Urban Meyer hasn't changed everything about the Ohio State Buckeyes.
Just as they did after every game for a decade under Jim Tressel, the Buckeyes jogged over to the band and sang "Carmen, Ohio" after the annual spring football game Saturday.
But it was clear from the moment Meyer was introduced as Ohio State's football coach in November that some things were going to change in Columbus.
Tressel was known for beating Michigan and the omnipresent sweater vests. But as confident as he had to have been in his teams, he often played the role of a diplomat when it came to dealing with reporters and talking about opponents.
Tressel wasn't called "The Senator" for no reason. He was as diplomatic a football coach as you'll find.
That's not to say Tressel couldn't ramp up the intensity on Saturday. His Ohio State teams didn't go 106-22 in 10 seasons and play in three BCS title games - winning one - by employing a milquetoast demeanor. Tressel just picked his spots.
Meyer's intensity needle always seems in the red.
From the moment he took the Ohio State job, Meyer began a hard-charging run to return the Buckeyes to elite status in the Big Ten Conference. It started with recruiting, when he laid waste to the so-called gentlemen's agreement among the conference's coaches and grabbed several players who had made verbal commitments elsewhere.
That didn't sit well in some places - especially in East Lansing, Mich., and Madison, Wis. - but Meyer didn't care.
He isn't quite the anti-Tressel all the way around, as evidenced by the traits they share.
They're both Ohio natives with a keen appreciation for the state's most storied football program. Both can close the deal with recruits and their families. Tressel seemed to do it by walking into living rooms and charming families and eventually encouraging players to want to give their all for him. You can imagine Meyer employing his trademark intensity the moment he sits down with players and parents.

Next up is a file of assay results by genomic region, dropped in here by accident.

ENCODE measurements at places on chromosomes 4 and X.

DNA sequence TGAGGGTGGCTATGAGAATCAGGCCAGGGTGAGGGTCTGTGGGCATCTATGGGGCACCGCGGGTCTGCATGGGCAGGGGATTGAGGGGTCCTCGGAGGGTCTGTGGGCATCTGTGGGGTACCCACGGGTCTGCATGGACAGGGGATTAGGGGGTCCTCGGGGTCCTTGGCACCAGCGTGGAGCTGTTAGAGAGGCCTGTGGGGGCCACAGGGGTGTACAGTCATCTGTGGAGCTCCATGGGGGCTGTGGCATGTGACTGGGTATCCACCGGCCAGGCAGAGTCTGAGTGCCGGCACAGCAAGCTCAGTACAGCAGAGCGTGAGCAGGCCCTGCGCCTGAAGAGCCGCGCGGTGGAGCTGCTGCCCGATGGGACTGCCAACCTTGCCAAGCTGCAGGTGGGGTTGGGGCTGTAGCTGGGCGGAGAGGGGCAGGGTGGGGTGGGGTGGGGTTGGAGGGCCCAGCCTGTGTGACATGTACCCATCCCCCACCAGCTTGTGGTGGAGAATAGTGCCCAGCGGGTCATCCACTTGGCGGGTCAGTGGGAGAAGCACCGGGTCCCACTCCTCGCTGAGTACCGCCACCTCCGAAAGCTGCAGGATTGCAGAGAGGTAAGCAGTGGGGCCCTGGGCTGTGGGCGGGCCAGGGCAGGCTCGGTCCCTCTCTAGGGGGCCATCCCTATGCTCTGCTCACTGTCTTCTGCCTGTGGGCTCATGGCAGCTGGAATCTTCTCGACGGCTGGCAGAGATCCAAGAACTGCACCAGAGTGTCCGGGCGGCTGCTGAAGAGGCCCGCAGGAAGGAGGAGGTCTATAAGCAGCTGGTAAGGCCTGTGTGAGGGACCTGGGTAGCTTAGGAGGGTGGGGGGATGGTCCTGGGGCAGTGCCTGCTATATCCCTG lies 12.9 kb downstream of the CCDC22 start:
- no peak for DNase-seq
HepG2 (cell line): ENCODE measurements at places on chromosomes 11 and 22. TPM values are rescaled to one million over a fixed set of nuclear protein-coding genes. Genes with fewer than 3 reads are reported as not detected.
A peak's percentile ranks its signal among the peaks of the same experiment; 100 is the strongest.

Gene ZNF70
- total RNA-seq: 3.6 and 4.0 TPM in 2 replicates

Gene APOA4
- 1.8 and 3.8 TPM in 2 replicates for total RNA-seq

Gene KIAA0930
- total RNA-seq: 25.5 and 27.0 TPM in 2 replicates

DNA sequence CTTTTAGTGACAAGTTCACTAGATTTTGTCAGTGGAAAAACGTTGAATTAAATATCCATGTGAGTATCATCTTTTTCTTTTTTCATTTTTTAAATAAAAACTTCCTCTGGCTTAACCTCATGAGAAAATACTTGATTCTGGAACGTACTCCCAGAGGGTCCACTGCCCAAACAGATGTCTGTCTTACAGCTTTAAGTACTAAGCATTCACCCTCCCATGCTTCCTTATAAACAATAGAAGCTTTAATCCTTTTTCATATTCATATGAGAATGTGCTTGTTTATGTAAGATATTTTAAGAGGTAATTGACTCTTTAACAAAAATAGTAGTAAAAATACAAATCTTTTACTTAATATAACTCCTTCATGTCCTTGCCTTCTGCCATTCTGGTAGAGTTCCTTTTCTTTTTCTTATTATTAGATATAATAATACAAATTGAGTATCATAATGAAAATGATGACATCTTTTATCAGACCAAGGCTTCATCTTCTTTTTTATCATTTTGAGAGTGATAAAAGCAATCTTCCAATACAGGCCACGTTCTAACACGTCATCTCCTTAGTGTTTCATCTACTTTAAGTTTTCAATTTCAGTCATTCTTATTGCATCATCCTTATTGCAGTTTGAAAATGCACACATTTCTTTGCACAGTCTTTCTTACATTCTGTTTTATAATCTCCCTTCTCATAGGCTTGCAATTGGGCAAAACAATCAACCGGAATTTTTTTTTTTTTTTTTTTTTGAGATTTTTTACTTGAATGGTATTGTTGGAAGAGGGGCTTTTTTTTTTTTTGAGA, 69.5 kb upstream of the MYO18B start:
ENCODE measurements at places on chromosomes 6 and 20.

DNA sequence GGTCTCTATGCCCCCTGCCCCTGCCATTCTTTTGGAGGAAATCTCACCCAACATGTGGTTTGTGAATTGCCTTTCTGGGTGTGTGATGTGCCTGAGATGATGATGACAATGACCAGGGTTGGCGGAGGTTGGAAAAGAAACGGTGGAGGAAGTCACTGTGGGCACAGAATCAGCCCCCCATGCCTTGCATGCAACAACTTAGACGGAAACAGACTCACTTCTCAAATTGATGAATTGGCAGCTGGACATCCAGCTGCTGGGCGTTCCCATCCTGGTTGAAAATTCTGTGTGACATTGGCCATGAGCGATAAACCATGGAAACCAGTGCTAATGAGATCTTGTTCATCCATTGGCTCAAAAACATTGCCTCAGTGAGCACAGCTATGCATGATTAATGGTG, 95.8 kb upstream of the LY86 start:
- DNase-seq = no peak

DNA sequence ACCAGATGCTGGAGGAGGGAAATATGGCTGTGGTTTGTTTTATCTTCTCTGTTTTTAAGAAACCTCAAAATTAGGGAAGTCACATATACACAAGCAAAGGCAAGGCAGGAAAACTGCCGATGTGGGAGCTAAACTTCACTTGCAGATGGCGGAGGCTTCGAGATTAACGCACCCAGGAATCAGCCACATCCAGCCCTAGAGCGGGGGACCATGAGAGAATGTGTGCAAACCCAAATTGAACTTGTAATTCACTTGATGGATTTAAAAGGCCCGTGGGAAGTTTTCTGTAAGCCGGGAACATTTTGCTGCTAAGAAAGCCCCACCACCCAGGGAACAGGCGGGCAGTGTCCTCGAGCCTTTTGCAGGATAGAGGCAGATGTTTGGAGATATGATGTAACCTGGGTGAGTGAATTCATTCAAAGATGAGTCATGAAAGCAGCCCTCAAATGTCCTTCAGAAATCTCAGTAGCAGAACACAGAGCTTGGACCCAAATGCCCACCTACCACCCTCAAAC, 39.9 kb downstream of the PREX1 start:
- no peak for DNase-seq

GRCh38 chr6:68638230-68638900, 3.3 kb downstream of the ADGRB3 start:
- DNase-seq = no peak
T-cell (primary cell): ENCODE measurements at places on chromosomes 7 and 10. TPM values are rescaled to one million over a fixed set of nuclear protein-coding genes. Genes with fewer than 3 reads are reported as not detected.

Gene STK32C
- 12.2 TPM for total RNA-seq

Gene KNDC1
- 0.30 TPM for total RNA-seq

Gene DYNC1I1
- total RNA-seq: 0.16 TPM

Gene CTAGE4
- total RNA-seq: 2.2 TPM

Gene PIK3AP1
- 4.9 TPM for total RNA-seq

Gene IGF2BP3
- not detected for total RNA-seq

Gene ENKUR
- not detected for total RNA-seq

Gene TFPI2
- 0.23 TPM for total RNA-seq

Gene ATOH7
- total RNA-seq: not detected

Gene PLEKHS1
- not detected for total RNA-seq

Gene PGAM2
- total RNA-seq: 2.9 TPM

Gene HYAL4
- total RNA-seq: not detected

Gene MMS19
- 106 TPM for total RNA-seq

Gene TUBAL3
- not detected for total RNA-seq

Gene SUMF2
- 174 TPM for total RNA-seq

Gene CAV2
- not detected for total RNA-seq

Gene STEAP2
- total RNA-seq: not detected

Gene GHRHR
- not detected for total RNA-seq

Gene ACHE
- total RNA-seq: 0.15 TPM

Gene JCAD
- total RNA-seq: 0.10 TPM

Meyer doesn't seem to care what his new Big Ten colleagues think. It isn't that Tressel cared too much. It's that Meyer hasn't had a problem letting everyone know that he's going to do things the way he always has and people had better get used to it.
Meyer has an edge. He's not a senator. He's more of an operative willing to employ a scorched-earth policy to get results. The Big Ten was served notice from the start in November.
Ohio State's players got the message quickly, too. Meyer even pitted players - teammates - against one another to foster a competitive environment.
Increasingly, it seems the Buckeyes will be viewed as the Big Ten's resident bullies. Meyer doesn't seem to have a problem with that.
Ohio State fans won't either, as long as the winning that Meyer has done everywhere else he has been is duplicated in Columbus.
And there's no reason to believe it won't.